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Senators Issue Statement on Decision to Dismiss Travel Restrictions on American Employees of NGOs in Egypt


Location: Washington, DC

U.S. Senators John McCain (R-AZ), Lindsey Graham (R-SC), John Hoeven (R-ND) and Richard Blumenthal (D-CT) released the following statement regarding the decision today by the Egyptian judiciary to lift the travel restrictions on American and other foreign employees of international non-governmental organizations (NGOs) in Egypt. The senators visited Egypt last week as part of a Congressional delegation.

"We welcome the decision today by the Egyptian judiciary to lift the travel restrictions on American and other foreign employees of international non-governmental organizations (NGOs) in Egypt, including the National Democratic Institute and the International Republican Institute. We are pleased and relieved that these individuals are now able to return home to their families.

"At the same time, we remain concerned about the fate of the many Egyptian employees who have worked for these NGOs and who remain in Egypt, where they are still subject to trial. These men and women have worked tirelessly on behalf of their fellow Egyptians to defend democracy, civil society, human rights, and the rule of law in their country. We hope that the recent decision to postpone the trial of these individuals until April will ultimately lead to the court proceedings being halted altogether. We will continue to advocate for the rights of these Egyptian NGO workers, who have done no wrong.

"Last week in Cairo, we had meetings with the Speaker of Parliament and other newly elected parliamentarians from across the political spectrum, with leaders of the Muslim Brotherhood, and with Field Marshal Tantawi and other members of the Supreme Council of the Armed Forces. These meetings reassured us that people of goodwill in both countries were working diligently to find a positive resolution to the recent crisis. No one did more in that regard than our Ambassador to Egypt, Anne Patterson. We are deeply grateful that one of America's best diplomats was working day and night on this important and sensitive matter. The events of the past two months may have tested U.S.-Egypt relations, but the strength of our relationship prevailed. This is an opportunity to reaffirm the enduring strategic importance of the U.S.-Egypt partnership and the commitment of the United States, including the Congress, to Egypt's democratic transition and future.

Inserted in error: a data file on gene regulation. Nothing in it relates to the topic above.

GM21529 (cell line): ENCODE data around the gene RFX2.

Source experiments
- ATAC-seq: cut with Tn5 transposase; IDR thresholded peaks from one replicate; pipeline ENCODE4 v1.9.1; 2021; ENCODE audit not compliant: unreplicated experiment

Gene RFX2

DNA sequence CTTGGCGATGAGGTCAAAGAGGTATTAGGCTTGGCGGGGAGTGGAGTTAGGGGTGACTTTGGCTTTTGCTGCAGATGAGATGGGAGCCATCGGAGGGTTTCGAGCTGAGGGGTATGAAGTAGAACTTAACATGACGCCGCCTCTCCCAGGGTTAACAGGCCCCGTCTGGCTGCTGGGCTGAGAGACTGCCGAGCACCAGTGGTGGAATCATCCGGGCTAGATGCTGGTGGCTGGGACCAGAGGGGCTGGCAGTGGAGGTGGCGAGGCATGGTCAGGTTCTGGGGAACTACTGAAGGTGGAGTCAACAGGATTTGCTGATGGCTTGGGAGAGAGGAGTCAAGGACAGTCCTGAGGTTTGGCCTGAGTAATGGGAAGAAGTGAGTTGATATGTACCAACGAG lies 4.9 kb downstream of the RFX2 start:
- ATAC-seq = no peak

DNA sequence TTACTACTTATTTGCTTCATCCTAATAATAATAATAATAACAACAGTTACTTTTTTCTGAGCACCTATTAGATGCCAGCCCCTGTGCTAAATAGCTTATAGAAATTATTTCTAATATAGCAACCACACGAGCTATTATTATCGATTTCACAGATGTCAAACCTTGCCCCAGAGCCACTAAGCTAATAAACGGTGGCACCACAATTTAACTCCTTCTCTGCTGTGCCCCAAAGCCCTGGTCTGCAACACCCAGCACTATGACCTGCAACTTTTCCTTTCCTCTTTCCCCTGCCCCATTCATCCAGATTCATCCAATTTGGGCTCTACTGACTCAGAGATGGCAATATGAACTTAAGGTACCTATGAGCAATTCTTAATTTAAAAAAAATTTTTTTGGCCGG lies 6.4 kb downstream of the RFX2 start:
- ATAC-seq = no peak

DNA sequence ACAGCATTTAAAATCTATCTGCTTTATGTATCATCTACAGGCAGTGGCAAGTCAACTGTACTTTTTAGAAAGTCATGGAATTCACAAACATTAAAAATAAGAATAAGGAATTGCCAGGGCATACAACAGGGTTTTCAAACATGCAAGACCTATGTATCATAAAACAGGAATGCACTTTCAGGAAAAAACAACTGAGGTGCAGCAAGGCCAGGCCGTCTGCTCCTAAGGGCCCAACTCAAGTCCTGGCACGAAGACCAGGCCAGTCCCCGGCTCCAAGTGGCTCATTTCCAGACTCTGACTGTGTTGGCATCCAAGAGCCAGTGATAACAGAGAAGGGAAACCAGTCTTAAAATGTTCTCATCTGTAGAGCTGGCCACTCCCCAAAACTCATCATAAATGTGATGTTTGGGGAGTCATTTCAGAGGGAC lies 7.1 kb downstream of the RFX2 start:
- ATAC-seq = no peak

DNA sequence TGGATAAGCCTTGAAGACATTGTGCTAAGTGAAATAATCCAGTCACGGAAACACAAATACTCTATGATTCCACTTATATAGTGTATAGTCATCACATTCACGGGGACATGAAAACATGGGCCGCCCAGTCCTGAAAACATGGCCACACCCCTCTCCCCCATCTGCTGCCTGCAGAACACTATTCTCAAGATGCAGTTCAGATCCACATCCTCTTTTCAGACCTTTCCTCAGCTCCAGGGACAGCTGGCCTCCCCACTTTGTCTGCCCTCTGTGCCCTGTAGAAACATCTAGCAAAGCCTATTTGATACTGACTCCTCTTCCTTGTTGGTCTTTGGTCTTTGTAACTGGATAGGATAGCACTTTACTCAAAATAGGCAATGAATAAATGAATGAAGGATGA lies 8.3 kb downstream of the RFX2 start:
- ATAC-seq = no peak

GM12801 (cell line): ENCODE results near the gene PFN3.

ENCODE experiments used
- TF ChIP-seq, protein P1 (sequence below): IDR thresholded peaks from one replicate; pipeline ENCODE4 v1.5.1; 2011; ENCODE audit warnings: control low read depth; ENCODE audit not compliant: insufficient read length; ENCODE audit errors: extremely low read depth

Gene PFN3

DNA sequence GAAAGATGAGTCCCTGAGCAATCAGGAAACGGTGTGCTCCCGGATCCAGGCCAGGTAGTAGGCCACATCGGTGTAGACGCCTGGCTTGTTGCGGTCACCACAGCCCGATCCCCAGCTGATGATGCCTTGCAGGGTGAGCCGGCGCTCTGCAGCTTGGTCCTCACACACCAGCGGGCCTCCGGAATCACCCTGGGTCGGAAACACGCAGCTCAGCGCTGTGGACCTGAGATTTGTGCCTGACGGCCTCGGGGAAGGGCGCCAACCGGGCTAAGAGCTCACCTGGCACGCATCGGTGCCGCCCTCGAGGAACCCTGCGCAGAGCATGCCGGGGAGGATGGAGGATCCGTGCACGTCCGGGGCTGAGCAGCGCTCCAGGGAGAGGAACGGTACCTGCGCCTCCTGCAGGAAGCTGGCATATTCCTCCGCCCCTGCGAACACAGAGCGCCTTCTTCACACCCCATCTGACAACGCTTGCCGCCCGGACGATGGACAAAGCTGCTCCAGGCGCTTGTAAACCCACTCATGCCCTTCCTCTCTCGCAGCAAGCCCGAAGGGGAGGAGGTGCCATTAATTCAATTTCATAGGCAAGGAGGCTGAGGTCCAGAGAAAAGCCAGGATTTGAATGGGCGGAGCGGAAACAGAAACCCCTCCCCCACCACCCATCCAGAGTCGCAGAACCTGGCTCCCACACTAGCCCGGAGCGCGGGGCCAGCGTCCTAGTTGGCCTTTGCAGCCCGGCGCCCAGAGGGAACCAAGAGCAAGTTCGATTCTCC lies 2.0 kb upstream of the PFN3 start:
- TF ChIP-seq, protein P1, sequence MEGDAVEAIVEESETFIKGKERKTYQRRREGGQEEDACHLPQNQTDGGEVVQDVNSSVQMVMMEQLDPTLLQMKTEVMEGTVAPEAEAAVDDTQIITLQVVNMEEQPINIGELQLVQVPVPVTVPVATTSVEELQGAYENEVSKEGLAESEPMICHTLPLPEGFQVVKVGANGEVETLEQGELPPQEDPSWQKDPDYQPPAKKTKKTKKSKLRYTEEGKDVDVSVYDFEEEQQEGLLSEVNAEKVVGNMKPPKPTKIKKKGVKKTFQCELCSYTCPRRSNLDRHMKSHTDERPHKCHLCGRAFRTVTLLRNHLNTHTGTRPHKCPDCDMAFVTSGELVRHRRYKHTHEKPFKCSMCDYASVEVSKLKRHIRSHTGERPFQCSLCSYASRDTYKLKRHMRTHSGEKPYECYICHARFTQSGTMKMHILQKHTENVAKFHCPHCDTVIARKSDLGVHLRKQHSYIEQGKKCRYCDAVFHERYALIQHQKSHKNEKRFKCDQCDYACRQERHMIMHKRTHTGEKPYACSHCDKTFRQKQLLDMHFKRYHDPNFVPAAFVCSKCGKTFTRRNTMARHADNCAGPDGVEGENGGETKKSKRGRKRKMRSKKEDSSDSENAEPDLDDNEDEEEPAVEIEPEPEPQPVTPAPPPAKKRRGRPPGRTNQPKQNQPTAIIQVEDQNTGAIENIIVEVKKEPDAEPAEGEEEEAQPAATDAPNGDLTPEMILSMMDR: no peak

"We are encouraged by the constructive role played over the past week by the Muslim Brotherhood and its political party, the Freedom and Justice Party (FJP). Their statement of February 20 was important in helping to resolve the recent crisis. We know from our recent meetings in Cairo with the Speaker of Parliament, other leaders from the FJP and the Muslim Brotherhood, and members of Parliament from across the political spectrum, such as Anwar Al-Sadat, that the Parliament is considering new legislation to guarantee the rights of NGOs in Egypt. We strongly support these efforts and hope they will yield a new environment of liberty and protection for civil society groups in Egypt.

"Ultimately, the fate of NGOs in Egypt is not about America, despite the efforts of some to make it about America. It is about Egypt. It is about Egyptian democratic and civil society groups, the inherent rights they possess, and whether those rights are enshrined in law and protected by the government. It was the Mubarak regime's restriction and oppression of civil society in Egypt that motivated Egyptians to rise up last year in protest for their human rights and dignity. The Egyptian revolution inspired Egypt's neighbors. It inspired America. And it continues to inspire the world."

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